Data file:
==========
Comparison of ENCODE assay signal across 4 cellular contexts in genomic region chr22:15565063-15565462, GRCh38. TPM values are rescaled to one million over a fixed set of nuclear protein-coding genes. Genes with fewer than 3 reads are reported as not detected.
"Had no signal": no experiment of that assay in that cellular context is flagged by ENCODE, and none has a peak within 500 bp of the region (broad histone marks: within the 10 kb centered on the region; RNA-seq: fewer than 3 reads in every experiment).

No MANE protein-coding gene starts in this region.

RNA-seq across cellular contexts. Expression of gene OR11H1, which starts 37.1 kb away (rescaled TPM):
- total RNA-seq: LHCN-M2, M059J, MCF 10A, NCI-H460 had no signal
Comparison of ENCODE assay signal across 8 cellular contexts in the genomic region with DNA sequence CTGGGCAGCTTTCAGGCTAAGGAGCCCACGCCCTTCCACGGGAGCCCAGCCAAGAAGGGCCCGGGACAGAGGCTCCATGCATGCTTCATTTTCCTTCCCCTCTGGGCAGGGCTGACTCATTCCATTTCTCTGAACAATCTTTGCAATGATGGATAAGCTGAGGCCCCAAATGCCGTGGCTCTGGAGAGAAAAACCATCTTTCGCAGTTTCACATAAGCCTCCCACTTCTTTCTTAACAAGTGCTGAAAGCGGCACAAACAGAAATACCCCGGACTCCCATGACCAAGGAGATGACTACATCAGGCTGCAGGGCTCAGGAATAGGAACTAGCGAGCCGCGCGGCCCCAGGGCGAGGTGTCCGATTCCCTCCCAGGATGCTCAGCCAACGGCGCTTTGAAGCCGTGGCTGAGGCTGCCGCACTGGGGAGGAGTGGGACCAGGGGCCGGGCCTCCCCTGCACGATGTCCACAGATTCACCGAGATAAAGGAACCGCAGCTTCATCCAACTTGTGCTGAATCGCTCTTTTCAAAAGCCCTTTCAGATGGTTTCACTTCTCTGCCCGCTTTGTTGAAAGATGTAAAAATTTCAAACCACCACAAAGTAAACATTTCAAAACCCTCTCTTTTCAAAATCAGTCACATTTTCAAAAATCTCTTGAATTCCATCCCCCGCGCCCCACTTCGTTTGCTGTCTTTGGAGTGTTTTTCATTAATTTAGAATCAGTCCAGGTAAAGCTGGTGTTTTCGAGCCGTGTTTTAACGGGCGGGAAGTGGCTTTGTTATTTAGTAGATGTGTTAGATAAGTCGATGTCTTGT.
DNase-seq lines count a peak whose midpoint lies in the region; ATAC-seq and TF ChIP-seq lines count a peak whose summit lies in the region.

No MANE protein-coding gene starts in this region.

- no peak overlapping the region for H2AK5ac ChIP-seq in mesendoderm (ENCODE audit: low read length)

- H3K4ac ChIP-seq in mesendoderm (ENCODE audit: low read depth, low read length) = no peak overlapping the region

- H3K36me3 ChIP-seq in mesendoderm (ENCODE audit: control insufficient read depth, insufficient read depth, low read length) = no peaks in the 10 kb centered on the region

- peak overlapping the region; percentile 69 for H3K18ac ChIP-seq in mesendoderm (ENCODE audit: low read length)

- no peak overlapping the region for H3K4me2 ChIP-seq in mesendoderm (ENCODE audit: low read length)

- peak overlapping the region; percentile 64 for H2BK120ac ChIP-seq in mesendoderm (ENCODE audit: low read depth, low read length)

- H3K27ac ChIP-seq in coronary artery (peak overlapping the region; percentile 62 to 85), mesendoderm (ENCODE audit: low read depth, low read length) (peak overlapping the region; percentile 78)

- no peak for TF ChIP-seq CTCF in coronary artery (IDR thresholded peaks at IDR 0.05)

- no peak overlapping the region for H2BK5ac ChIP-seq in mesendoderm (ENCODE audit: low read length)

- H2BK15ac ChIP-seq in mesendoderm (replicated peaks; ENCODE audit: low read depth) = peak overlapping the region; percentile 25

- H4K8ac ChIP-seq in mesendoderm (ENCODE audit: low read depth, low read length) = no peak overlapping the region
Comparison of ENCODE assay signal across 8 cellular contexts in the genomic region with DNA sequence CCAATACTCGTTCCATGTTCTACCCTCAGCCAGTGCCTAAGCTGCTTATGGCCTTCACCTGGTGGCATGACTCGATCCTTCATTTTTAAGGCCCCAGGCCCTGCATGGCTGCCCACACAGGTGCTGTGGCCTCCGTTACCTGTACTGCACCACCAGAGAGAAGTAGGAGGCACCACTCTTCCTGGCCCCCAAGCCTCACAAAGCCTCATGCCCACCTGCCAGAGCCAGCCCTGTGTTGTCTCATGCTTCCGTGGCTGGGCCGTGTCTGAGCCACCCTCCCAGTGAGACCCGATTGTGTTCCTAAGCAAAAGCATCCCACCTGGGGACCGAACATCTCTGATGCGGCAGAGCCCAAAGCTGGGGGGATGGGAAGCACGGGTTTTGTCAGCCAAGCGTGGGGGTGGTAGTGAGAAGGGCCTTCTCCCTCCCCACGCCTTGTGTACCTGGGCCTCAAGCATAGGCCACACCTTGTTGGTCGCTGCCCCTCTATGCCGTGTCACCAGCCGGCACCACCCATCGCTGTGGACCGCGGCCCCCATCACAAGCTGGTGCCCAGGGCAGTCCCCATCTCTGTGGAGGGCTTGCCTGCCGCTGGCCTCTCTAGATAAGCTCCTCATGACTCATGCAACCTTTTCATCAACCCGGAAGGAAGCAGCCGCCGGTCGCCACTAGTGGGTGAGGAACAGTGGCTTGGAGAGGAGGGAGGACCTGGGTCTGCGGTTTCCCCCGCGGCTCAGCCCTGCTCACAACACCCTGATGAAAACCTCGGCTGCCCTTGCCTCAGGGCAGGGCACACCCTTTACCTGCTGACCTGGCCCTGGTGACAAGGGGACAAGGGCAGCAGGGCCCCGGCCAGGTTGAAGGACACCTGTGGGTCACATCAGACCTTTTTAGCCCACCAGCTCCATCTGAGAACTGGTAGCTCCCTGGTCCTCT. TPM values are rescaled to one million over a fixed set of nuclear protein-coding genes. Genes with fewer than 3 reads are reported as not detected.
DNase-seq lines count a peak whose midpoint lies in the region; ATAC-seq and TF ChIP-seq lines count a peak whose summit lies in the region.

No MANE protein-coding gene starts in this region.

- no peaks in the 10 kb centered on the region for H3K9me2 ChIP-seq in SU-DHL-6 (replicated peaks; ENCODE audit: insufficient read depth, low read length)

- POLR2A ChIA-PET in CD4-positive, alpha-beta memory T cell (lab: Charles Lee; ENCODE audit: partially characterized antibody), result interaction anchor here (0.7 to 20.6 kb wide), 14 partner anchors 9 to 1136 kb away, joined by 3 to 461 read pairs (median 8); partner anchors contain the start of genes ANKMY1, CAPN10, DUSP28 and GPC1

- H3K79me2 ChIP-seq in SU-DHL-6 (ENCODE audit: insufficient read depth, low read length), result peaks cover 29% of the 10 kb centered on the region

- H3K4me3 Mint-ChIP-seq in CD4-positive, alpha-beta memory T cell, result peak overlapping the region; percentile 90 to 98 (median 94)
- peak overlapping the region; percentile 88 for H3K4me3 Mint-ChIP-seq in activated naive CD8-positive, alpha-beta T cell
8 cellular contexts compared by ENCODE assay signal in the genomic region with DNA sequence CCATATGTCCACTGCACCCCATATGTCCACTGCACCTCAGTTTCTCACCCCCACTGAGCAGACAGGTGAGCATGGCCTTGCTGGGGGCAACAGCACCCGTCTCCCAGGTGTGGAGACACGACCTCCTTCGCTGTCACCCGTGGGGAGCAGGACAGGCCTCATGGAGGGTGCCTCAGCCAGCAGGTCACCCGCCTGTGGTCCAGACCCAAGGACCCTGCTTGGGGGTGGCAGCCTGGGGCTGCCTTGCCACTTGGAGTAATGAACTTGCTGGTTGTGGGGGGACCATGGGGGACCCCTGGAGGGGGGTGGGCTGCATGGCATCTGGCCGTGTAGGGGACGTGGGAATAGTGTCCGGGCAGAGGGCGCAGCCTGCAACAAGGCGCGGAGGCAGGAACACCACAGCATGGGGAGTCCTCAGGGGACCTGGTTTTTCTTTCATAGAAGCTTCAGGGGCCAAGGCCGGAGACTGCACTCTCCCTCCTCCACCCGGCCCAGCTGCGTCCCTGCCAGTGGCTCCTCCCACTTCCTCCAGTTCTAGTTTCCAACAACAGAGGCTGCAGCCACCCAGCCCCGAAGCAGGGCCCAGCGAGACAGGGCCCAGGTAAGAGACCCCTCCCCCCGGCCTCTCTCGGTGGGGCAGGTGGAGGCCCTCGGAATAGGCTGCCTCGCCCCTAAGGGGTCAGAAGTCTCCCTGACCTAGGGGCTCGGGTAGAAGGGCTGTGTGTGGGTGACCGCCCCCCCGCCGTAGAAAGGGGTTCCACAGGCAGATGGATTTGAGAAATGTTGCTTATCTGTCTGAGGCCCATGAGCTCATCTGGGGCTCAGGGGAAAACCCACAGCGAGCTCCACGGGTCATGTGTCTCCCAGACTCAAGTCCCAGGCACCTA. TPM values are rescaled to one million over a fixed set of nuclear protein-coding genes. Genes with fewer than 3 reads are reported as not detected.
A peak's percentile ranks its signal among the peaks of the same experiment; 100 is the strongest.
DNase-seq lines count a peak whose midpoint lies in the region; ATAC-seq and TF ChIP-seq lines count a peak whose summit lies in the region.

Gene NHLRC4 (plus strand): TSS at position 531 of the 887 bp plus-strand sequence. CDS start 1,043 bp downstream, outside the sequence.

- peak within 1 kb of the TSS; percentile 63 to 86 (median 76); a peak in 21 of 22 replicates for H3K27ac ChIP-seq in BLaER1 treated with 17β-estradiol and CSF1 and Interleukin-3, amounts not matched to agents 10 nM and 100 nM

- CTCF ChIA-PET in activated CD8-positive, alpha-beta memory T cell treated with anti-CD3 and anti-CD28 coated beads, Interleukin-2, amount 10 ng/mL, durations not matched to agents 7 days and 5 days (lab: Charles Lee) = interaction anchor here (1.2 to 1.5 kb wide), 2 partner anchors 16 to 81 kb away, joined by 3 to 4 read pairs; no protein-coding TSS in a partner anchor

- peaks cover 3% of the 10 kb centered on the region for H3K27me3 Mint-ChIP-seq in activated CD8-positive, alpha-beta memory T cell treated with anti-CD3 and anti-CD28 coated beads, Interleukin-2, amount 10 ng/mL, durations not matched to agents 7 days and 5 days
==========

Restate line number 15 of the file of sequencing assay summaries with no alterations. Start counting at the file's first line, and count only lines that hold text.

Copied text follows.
- H3K27ac ChIP-seq in coronary artery (peak overlapping the region; percentile 62 to 85), mesendoderm (ENCODE audit: low read depth, low read length) (peak overlapping the region; percentile 78)